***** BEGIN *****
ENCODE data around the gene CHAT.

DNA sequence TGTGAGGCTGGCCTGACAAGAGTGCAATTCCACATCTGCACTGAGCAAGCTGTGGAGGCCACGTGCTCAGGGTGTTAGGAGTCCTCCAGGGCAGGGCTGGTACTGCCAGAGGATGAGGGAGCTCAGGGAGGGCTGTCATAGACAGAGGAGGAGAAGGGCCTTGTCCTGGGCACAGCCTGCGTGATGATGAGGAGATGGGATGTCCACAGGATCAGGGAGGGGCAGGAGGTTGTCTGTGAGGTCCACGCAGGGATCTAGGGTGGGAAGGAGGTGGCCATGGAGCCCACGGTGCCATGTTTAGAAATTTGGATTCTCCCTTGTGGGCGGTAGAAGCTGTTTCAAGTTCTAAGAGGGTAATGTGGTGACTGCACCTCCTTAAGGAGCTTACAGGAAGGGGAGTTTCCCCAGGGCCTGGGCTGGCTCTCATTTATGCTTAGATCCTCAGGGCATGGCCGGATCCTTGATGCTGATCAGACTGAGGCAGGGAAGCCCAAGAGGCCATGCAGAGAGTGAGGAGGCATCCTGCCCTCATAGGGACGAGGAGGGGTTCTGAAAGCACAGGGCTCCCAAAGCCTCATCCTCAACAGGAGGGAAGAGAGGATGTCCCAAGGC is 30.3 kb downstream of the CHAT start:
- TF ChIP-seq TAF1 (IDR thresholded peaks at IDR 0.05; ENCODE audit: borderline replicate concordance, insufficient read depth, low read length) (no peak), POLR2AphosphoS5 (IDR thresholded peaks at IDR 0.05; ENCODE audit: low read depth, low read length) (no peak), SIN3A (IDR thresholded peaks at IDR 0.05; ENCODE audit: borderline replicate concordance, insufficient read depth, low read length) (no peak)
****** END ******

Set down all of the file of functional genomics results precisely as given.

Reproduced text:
ENCODE data around the gene CHAT.

DNA sequence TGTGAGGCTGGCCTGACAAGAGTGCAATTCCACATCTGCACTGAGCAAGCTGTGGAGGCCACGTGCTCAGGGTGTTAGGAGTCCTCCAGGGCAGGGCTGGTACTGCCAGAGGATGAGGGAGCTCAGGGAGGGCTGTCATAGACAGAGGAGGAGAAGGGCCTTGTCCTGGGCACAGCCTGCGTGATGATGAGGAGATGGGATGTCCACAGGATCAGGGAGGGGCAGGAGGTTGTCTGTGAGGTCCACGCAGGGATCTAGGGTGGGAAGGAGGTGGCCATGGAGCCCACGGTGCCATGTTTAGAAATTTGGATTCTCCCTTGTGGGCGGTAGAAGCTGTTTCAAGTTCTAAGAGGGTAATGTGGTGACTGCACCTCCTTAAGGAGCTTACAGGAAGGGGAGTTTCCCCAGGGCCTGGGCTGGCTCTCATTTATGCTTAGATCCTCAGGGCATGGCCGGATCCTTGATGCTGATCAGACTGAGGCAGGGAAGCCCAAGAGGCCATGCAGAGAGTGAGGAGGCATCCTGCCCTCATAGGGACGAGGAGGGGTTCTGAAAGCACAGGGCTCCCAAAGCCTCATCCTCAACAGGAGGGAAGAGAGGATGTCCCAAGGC is 30.3 kb downstream of the CHAT start:
- TF ChIP-seq TAF1 (IDR thresholded peaks at IDR 0.05; ENCODE audit: borderline replicate concordance, insufficient read depth, low read length) (no peak), POLR2AphosphoS5 (IDR thresholded peaks at IDR 0.05; ENCODE audit: low read depth, low read length) (no peak), SIN3A (IDR thresholded peaks at IDR 0.05; ENCODE audit: borderline replicate concordance, insufficient read depth, low read length) (no peak)